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TallDarkAndHands...
post Mar 26 2017, 01:42 PM
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QUOTE (blackdog @ Mar 26 2017, 11:35 AM) *
The 1975 referendum showed a large (35%) majority in favour of joining the common market. 40 years later a second referendum showed a narrow (4%) majority in favour of leaving. If a 35% majority can be reassessed after 40 years then a 4% majority should be reassessed far sooner.

I happen to think that the decision to leave is the fatally flawed one, but my point was not about whether we should have a third referendum just that to turn a general election into one was a mad idea.

I am, however, intrigued by leavers' fear of a second referendum - if the case for leaving is as good as they say they should be confident of an even larger majority in a second vote.


I have no fear of a second referendum. I think it would now be 60 40 in favour of leave. As the plagues of locusts and general rapture predicted by some has failed to materialise. Much to there disappointment I may add...
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newres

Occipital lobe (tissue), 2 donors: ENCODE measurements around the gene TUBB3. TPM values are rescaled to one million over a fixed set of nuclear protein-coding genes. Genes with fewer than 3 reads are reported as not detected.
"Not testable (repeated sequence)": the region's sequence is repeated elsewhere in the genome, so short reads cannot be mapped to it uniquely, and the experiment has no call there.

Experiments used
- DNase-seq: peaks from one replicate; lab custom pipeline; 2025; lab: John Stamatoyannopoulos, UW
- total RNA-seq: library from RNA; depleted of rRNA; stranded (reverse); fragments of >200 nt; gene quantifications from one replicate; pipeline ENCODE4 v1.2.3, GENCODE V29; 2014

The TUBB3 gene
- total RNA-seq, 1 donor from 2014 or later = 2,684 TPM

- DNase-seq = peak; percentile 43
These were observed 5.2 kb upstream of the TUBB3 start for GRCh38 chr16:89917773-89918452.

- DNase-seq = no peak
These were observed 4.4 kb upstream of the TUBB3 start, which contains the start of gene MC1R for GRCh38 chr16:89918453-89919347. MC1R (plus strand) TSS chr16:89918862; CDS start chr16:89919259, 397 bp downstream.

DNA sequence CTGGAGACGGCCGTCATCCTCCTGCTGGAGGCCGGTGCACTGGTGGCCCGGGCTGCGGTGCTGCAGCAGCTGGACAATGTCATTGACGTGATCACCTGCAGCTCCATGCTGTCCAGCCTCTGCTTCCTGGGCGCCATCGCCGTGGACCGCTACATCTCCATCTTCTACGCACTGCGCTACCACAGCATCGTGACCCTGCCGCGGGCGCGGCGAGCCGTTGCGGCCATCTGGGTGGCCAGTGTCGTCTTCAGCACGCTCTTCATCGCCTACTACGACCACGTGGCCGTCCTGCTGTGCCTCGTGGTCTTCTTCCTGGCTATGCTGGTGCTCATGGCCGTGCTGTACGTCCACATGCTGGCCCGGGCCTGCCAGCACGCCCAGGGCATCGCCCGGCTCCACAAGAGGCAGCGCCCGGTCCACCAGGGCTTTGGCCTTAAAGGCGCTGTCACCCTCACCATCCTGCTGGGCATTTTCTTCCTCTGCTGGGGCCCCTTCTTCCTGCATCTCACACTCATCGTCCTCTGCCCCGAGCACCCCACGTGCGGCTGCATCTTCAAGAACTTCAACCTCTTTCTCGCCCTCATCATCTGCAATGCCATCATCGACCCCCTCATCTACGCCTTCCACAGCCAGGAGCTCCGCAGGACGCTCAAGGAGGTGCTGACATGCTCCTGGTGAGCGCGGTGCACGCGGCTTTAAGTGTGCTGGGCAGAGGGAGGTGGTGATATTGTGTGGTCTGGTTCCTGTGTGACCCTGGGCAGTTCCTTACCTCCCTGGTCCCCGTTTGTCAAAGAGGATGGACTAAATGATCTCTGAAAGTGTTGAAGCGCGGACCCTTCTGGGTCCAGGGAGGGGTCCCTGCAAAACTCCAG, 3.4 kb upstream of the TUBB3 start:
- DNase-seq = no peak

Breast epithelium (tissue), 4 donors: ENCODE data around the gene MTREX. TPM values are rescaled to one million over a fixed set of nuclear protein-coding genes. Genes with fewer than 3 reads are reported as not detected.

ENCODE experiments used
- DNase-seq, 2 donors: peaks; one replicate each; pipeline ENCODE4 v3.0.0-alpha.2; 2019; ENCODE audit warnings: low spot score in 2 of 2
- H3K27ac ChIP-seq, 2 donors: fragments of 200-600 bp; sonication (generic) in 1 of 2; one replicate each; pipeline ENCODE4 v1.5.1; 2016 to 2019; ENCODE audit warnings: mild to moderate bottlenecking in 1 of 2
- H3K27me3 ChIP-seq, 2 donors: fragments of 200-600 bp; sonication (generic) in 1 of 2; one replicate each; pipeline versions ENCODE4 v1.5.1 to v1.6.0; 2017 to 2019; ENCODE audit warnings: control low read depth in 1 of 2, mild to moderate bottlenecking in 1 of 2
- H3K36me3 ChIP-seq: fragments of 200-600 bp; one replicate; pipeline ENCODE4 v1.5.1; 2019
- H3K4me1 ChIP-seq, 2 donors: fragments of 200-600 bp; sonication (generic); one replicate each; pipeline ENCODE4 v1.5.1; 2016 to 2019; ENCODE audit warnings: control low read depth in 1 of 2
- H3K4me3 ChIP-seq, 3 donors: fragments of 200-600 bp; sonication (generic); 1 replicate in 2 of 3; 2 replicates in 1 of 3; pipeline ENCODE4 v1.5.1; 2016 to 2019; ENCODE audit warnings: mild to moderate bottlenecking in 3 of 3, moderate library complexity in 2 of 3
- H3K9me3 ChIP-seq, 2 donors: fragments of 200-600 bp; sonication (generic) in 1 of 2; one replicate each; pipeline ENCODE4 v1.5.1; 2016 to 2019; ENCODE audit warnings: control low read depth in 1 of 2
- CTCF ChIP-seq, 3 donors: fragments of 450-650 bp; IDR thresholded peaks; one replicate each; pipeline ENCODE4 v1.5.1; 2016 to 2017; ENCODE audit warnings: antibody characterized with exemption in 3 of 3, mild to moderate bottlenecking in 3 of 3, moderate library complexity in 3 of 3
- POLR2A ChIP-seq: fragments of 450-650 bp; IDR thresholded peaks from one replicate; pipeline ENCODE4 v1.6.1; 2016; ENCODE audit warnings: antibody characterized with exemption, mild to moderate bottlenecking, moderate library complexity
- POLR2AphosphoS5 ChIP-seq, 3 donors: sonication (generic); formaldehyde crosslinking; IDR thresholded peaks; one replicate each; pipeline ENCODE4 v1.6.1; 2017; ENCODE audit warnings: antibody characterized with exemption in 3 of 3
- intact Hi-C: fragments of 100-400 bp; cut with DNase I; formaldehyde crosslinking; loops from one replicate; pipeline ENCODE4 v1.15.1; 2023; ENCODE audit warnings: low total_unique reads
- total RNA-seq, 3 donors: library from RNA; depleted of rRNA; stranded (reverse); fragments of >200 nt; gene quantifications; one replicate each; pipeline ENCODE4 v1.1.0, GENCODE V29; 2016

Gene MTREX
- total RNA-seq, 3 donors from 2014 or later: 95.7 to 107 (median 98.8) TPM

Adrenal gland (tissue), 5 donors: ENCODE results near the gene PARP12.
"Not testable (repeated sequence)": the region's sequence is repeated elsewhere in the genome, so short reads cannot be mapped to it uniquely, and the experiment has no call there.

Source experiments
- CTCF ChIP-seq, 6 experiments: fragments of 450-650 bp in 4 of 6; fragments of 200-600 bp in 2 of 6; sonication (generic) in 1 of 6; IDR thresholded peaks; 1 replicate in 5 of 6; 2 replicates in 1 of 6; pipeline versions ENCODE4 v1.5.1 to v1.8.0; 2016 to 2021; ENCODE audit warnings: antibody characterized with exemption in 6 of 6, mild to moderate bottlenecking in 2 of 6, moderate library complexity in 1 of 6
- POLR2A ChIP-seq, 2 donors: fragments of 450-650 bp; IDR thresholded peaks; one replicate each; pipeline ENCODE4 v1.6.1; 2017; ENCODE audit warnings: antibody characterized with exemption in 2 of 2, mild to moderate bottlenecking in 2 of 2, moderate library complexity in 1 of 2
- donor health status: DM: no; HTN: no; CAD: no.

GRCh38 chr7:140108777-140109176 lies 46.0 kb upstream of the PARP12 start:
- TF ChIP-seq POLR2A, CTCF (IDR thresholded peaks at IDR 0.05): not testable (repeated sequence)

post Mar 26 2017, 03:31 PM
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QUOTE (blackdog @ Mar 26 2017, 09:52 AM) *
So you think we should elect a government based on a single issue?

If the people are to get a second chance to speak on Brexit it be in another referendum, not a general election where a huge number of votes will be cast on totally different issues.

Agreed.
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Simon Kirby
post Apr 6 2017, 03:21 PM
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And now Reckless has left.


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Turin Machine
post Apr 6 2017, 04:30 PM
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As a party it died when Nigel packed it in. To be honest its a bit shambolic now and I see it in its death throes. But, it achieved it's primary aim so give it that. cool.gif
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Simon Kirby
post Apr 6 2017, 07:31 PM
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QUOTE (Turin Machine @ Apr 6 2017, 05:30 PM) *
As a party it died when Nigel packed it in. To be honest its a bit shambolic now and I see it in its death throes. But, it achieved it's primary aim so give it that. cool.gif

I'm glad it's in decline, but I don't necessarily agree that it achieved its aim.